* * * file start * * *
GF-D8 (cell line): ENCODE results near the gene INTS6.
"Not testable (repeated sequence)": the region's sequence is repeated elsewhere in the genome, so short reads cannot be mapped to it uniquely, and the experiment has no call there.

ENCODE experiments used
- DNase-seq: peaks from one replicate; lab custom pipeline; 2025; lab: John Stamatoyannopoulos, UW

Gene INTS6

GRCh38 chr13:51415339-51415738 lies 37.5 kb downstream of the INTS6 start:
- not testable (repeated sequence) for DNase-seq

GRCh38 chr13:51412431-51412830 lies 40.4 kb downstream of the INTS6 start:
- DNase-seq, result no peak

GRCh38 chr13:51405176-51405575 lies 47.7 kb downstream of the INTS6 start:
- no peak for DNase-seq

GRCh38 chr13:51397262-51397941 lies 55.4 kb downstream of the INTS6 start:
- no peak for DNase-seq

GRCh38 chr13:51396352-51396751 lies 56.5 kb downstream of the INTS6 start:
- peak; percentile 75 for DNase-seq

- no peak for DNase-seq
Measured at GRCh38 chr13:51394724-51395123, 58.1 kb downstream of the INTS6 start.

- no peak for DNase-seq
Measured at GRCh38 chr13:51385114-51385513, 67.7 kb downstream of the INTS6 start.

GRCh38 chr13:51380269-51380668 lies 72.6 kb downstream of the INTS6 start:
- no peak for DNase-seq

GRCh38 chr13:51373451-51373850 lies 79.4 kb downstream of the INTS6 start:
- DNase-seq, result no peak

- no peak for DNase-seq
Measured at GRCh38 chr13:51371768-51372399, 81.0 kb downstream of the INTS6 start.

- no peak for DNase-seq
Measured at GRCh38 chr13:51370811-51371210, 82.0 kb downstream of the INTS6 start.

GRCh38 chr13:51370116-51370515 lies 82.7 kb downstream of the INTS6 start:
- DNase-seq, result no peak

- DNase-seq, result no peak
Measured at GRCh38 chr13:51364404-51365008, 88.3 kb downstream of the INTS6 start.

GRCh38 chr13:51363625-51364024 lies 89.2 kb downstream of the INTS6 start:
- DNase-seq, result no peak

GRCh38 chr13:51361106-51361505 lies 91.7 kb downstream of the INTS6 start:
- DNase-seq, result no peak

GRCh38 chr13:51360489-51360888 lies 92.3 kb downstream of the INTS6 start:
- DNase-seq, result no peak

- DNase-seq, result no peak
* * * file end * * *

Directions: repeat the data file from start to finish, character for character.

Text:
GF-D8 (cell line): ENCODE results near the gene INTS6.
"Not testable (repeated sequence)": the region's sequence is repeated elsewhere in the genome, so short reads cannot be mapped to it uniquely, and the experiment has no call there.

ENCODE experiments used
- DNase-seq: peaks from one replicate; lab custom pipeline; 2025; lab: John Stamatoyannopoulos, UW

Gene INTS6

GRCh38 chr13:51415339-51415738 lies 37.5 kb downstream of the INTS6 start:
- not testable (repeated sequence) for DNase-seq

GRCh38 chr13:51412431-51412830 lies 40.4 kb downstream of the INTS6 start:
- DNase-seq, result no peak

GRCh38 chr13:51405176-51405575 lies 47.7 kb downstream of the INTS6 start:
- no peak for DNase-seq

GRCh38 chr13:51397262-51397941 lies 55.4 kb downstream of the INTS6 start:
- no peak for DNase-seq

GRCh38 chr13:51396352-51396751 lies 56.5 kb downstream of the INTS6 start:
- peak; percentile 75 for DNase-seq

- no peak for DNase-seq
Measured at GRCh38 chr13:51394724-51395123, 58.1 kb downstream of the INTS6 start.

- no peak for DNase-seq
Measured at GRCh38 chr13:51385114-51385513, 67.7 kb downstream of the INTS6 start.

GRCh38 chr13:51380269-51380668 lies 72.6 kb downstream of the INTS6 start:
- no peak for DNase-seq

GRCh38 chr13:51373451-51373850 lies 79.4 kb downstream of the INTS6 start:
- DNase-seq, result no peak

- no peak for DNase-seq
Measured at GRCh38 chr13:51371768-51372399, 81.0 kb downstream of the INTS6 start.

- no peak for DNase-seq
Measured at GRCh38 chr13:51370811-51371210, 82.0 kb downstream of the INTS6 start.

GRCh38 chr13:51370116-51370515 lies 82.7 kb downstream of the INTS6 start:
- DNase-seq, result no peak

- DNase-seq, result no peak
Measured at GRCh38 chr13:51364404-51365008, 88.3 kb downstream of the INTS6 start.

GRCh38 chr13:51363625-51364024 lies 89.2 kb downstream of the INTS6 start:
- DNase-seq, result no peak

GRCh38 chr13:51361106-51361505 lies 91.7 kb downstream of the INTS6 start:
- DNase-seq, result no peak

GRCh38 chr13:51360489-51360888 lies 92.3 kb downstream of the INTS6 start:
- DNase-seq, result no peak

- DNase-seq, result no peak